Yoga guru Swami Ramdev has been campaigning to save the Ganga from pollution, as have so many others in the past including religious heads and members of civil society.
He wishes that the river that is considered holy by millions should be given heritage status. At least then, he reasons, polluting the river would be considered a punishable crime. Swami Ramdev started his campaign from Kanpur since it is here that the river receives large volumes of toxic effluents from the city's tanneries and other small-scale industries.
The Ganga is both goddess and river. Sitting on the banks of the Ganga is in itself an uplifting experience, as the ambience is rich with the meditations of sages from time immemorial. As the consort of Shiva, flowing from his matted locks as Shakti, her waters are believed to have the power to wash away all sin.
How the Ganga was brought down to earth is told in the story of Bhagiratha who obtained permission from the gods for the river to descend to earth so that the sacred waters might wash over the ashes of the sons of his ancestor, Sagar. The Ganga came down but Shiva absorbed the force of the mighty torrent by letting it flow through his hair. From the head of Shiva it flowed down as the Sapta-Sindhva or the seven sacred rivers.
The Ganga is also called Alaknanda - from the locks of Shiva; Deva-Bhuti - heavenly; Gandini - ever-shining; Hara-Shekhara - Shiva's crest; Jahnavi - from Jahnu; Khapaga - flowing from heaven; Kumarsu - mother of Kartikeya; Mandakini - gently flowing; and Tripathga - flowing through the three worlds of heaven, earth and hell.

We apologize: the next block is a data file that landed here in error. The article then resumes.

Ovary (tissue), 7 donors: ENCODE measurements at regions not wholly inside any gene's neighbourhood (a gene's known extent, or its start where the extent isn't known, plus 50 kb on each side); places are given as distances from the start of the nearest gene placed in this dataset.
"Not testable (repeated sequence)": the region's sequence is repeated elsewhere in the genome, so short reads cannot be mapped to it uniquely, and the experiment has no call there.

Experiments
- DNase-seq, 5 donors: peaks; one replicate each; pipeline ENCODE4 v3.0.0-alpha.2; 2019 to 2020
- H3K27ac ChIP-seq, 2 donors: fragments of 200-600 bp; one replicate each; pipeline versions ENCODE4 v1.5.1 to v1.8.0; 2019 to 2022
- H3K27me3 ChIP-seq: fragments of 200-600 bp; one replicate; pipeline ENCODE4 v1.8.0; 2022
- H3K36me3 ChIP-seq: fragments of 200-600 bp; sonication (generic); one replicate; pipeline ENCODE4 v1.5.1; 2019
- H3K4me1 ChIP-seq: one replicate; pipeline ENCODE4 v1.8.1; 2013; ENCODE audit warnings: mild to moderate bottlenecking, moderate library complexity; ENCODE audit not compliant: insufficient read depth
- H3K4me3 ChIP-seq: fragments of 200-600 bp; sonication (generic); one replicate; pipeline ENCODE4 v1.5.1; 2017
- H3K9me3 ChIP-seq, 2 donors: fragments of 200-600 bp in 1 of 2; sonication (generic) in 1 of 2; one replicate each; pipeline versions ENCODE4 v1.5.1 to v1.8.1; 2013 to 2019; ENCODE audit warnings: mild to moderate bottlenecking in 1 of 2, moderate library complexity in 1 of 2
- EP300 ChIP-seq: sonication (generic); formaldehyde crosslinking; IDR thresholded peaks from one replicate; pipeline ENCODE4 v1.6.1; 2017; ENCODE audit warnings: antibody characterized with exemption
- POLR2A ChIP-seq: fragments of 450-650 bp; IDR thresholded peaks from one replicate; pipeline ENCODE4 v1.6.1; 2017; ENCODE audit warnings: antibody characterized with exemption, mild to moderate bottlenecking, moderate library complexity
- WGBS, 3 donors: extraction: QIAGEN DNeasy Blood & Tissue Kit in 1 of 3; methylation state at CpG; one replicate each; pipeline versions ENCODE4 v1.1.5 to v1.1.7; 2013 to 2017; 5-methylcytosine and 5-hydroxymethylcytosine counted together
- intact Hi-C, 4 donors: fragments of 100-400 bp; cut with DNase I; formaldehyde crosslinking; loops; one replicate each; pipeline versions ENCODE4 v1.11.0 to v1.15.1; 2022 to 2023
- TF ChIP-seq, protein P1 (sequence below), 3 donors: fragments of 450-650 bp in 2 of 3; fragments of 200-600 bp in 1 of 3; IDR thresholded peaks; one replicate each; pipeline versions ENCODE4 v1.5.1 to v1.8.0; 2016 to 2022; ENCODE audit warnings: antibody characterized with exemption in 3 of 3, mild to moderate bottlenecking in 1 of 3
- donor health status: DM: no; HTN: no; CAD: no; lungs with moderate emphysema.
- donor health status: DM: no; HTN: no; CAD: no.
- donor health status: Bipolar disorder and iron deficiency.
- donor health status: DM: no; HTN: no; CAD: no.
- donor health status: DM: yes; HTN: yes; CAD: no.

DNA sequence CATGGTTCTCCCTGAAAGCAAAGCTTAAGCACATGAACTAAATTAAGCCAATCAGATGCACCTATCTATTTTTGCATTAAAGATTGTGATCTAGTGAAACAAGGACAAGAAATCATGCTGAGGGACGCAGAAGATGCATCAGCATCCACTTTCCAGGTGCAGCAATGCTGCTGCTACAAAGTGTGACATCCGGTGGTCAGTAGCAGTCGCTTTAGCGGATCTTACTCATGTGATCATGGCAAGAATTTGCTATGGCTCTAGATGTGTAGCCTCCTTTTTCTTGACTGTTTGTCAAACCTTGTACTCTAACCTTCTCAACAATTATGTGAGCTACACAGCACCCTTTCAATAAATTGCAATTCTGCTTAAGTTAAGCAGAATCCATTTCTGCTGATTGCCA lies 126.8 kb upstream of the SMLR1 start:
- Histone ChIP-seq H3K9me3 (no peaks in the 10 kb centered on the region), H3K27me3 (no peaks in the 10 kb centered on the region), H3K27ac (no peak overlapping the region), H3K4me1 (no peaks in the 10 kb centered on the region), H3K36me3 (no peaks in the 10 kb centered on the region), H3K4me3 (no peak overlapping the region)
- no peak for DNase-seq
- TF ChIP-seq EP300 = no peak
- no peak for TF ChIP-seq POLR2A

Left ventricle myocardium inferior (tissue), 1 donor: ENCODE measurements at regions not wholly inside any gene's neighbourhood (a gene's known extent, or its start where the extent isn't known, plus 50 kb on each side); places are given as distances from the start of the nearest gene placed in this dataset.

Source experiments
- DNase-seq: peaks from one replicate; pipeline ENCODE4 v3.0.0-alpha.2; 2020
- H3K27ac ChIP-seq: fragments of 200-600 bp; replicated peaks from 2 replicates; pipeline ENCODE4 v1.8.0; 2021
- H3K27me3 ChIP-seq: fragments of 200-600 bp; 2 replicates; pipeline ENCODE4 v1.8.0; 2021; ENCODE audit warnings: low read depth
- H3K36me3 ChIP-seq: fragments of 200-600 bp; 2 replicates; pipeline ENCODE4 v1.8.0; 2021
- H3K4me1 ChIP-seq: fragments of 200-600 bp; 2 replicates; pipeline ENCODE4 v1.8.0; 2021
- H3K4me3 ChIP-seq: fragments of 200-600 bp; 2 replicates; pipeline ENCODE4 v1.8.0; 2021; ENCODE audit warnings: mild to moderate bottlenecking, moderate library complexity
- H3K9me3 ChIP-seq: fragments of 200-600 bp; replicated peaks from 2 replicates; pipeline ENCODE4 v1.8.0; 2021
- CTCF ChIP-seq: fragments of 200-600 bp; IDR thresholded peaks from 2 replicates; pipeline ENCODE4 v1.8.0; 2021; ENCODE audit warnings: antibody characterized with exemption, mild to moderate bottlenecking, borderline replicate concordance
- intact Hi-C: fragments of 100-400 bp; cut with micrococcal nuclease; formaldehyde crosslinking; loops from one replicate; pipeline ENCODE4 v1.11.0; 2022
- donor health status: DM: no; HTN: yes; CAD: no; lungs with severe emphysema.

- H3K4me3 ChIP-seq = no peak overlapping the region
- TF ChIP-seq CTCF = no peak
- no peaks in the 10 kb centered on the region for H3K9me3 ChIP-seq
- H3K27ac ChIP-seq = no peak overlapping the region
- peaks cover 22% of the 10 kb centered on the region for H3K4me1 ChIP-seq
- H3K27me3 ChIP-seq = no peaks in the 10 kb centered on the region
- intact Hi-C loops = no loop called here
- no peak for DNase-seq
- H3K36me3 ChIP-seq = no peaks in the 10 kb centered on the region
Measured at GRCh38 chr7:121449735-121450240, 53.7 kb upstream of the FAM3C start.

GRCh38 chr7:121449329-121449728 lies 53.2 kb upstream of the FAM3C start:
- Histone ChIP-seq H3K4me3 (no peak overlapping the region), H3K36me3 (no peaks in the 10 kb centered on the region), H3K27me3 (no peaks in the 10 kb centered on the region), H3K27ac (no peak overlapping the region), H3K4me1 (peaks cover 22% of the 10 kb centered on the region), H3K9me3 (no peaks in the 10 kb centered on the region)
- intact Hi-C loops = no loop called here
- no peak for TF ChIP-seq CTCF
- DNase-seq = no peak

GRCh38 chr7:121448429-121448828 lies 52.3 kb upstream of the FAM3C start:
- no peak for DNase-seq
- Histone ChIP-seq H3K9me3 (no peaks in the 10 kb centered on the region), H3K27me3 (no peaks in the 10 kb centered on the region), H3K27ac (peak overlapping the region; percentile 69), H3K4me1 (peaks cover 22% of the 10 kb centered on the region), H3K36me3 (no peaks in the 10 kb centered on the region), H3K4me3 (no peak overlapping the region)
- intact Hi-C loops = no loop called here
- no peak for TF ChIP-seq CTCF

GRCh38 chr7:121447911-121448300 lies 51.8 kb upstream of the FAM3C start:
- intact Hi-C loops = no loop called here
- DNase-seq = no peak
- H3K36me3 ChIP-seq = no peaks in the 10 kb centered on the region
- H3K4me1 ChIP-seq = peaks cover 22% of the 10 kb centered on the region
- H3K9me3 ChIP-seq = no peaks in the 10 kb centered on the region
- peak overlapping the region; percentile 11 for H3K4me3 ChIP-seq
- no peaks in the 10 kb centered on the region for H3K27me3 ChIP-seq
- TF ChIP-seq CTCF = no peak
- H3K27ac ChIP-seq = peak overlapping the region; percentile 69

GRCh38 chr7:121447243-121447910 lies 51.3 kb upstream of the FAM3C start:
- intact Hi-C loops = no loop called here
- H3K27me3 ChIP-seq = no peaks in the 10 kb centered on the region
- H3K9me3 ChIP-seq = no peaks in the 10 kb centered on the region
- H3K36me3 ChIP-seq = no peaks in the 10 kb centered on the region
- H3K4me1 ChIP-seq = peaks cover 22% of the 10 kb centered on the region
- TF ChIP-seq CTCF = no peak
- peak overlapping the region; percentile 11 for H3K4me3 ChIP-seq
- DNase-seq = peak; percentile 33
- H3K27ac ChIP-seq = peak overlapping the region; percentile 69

If the Himalayas are supreme among mountains and Kashi is supreme among holy cities, the Ganga is supreme among rivers. Jawaharlal Nehru said: "The Ganga especially is the river of India's age-long culture and civilisation, ever changing, ever-flowing, and yet ever the same Ganga."
Poet Jagannath, in his poem, 'Ganga Lahri', approaches the Ganga with total surrender: "I come to you as a child to his mother/ I come as an orphan /To you, moist with love/ I come without refuge/ To you, giver of sacred rest/ I come a fallen man/ To you, uplifter of all./ I come undone by disease/ To you the perfect physician/ I come, my heart dry with thirst/ To you, ocean of sweet wine/ Do with me whatever you will."
It is not only in India but in other parts of the world also that rivers have been referred to as mothers. Volga is Mat Rodanya, that is, mother of the land. Ireland's river Boyne is worshipped as a goddess. The Thai river Mae-nau translates literally as Water Mother. In ancient Egypt, the floods of the Nile were considered the tears of the Goddess Isis.
The name of Ganga appears twice in the Rig Veda. We find references to the Ganga in the Valmiki Ramayana, the Brahmanda Purana, the Devi Bhagavatam and the Mahabharata. A number of Sanskrit poets, including Adi Sankara, have composed beautiful verses in praise of the Ganga.
Our great rivers, including the Ganga, are dying. If we do not succeed in a determined effort to save these important water bodies, we are risking the right of future generations to a healthy, life-enhancing environment. Veda Vyasa said: "Anyone who cuts trees and pollutes rivers commits suicide."